Posted by: hockeygrl1 | February 19, 2011

Grieving for my health

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I’ve been fortunate to have worked for companies that believed in developing their employees. Because of this, I had training in stress management and in personal development. I had even worked with a personal coach.

Part of our development training was talking about the grieving process. We had just had some layoffs and there could be more to come and they wanted to help us deal with the aftermath. I learned that you can grieve over anything. Including losing a job or losing your health; it’s not just for losing a loved one.

In the training I received, we discussed 7 stages; shock or disbelief, denial, bargaining, guilt, anger, depression and acceptance and hope. Not everyone spends the same amount of time in each stage or even goes through the stages in the same order. You can also go back and forth, moving ahead in the stages and then regressing. It is a very personal process and everyone is different.

Now even though I am very rational and educated, I didn’t realize this was what was happening to me at the time. I was dealing with a major change to my life and my whole life was upside down. I wasn’t thinking that I’m in shock. It really wasn’t until much later that I realized it and am able to dissect it. I think this is something hospitals should add to their folders to help people deal with a major illness as well as doctors being more upfront about the seriousness of the illness.

I don’t remember if my doctor told me how serious my lupus was. I really had no clue. I’ll say now that I was in shock. The doctor was talking about chemo and dialysis and I thought that’s some serious medication, but it still didn’t hit me. It didn’t sink in until months later.

I was grieving the loss of my life as I knew it. Here I was only 35 and in the hospital with tubes everywhere and nurses measuring how much food and water went in and out of me. I had lost my life, at least this was not the life I saw myself having. I had lost the ability to function like I used to at least with my body (there is some lupus fog to effect my mind).

So, here’s where my step one hit; shock or disbelief. I was stuck here for the longest time. I really believed that I was going back to work after I left the hospital. I was walking in a fog and thought it was happening to someone else, not to me. The beginning is all still very foggy to me. I don’t know if it’s because of the medications or because I was just that sick, but there are chunks of time missing. I know I was doing things. After all, the kids are still alive and they did go to school and dance. None of the animals are dead either. I’d get things done; dishes, laundry, cleaning, driving the kids to and from school, and going to the doctor. It was like a dream, OK, a nightmare.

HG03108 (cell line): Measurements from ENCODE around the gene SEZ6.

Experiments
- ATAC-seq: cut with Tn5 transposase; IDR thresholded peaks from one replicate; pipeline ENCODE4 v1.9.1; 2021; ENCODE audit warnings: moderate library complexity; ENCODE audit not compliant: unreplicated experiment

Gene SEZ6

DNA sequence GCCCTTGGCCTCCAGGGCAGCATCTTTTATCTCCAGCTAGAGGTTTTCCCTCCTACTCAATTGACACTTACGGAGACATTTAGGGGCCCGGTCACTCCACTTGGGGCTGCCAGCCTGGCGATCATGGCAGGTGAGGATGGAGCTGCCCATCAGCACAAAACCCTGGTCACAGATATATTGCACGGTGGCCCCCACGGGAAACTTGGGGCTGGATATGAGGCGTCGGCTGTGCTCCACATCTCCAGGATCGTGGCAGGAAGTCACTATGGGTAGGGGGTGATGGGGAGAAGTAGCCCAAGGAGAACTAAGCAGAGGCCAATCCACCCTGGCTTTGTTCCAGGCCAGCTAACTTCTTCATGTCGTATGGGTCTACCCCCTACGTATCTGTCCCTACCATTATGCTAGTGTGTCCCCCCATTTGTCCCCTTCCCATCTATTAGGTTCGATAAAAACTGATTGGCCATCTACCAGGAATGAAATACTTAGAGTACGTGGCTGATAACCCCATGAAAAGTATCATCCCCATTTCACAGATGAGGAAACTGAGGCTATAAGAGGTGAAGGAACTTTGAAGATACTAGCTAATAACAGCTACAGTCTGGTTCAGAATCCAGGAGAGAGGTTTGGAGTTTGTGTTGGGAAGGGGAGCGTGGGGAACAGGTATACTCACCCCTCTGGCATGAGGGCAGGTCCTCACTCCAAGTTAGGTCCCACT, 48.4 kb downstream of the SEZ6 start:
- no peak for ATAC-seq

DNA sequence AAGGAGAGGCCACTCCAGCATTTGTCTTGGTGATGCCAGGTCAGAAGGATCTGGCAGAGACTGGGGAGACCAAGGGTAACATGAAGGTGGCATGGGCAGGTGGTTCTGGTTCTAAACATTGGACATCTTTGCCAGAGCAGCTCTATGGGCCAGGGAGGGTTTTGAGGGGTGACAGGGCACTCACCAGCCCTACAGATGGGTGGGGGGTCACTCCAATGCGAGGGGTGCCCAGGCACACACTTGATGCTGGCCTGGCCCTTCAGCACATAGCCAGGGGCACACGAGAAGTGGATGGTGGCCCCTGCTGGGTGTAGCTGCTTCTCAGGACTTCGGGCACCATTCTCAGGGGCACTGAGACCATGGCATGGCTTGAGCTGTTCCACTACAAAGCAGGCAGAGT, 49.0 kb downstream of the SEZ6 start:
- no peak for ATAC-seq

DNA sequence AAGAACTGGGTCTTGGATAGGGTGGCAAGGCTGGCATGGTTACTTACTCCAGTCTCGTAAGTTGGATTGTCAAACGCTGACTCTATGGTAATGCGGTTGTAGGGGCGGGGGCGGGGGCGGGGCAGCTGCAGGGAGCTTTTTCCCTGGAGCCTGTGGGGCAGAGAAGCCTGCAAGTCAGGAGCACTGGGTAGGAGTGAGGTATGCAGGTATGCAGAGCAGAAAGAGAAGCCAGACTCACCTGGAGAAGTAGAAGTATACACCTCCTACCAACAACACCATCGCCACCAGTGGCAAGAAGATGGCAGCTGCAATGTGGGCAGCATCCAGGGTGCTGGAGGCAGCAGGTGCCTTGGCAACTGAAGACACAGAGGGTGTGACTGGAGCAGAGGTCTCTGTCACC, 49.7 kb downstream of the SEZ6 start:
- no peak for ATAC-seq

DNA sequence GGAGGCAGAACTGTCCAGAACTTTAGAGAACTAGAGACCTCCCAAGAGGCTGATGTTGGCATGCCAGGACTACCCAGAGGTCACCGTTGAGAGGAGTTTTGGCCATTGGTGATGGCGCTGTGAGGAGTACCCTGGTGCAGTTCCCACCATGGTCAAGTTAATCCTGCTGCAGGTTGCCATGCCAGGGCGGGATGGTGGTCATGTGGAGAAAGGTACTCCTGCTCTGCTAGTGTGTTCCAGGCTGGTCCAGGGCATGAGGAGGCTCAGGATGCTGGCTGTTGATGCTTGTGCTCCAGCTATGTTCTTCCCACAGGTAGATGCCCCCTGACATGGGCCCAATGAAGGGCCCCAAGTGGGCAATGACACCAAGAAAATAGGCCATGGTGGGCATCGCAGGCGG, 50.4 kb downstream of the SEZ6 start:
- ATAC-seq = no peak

I moved on to denial. I’ve been in this stage a few times on my journey. I kept thinking the doctor got it wrong. I’ll be fine. Just let me rest a while and it’ll go away. Of course this was not going to happen. Lupus is not a tumor you can just remove or a thing you can take a medication for and be cured, it’s a change to your whole lifestyle. I still struggle with this; saying I’m sick and accepting my limitations. Maybe someday it will be easier for me.

I’ve been trying to figure out when my illness became real for me. I guess it was when I received the box of things from my work desk. They were holding my job for me for 6 months, hoping I could return, and when I couldn’t they sent me my pictures and stuff from my desk. That was a hard day. It became real. I was now really unemployed and the doctors had no idea when I’d be well enough to return to work. Hell, they hadn’t even found a medication to treat my lupus yet since CellCept and Cytoxin didn’t work. I didn’t know, and still don’t know, what my life with lupus will bring. All I did know is it was real and wasn’t going away.

Bargaining is a hard one for me. I’m not spiritual so I didn’t bargain with God. I did want to revert in time (and still do) to when I was healthy and could do everything. I did do everything. I got up at 5 am every work day so I could work out for an hour before work. I drove an hour each way to work and worked 8-9 hours a day. Then took the hour drive home, made dinner for the kids and helped with homework. I took care of the house and the yard. I fixed things that broke. It was all me! And now it wasn’t. I still long for a run or to go out in the sun without worrying about getting sick, but it is not going to happen. Life as I know it has changed.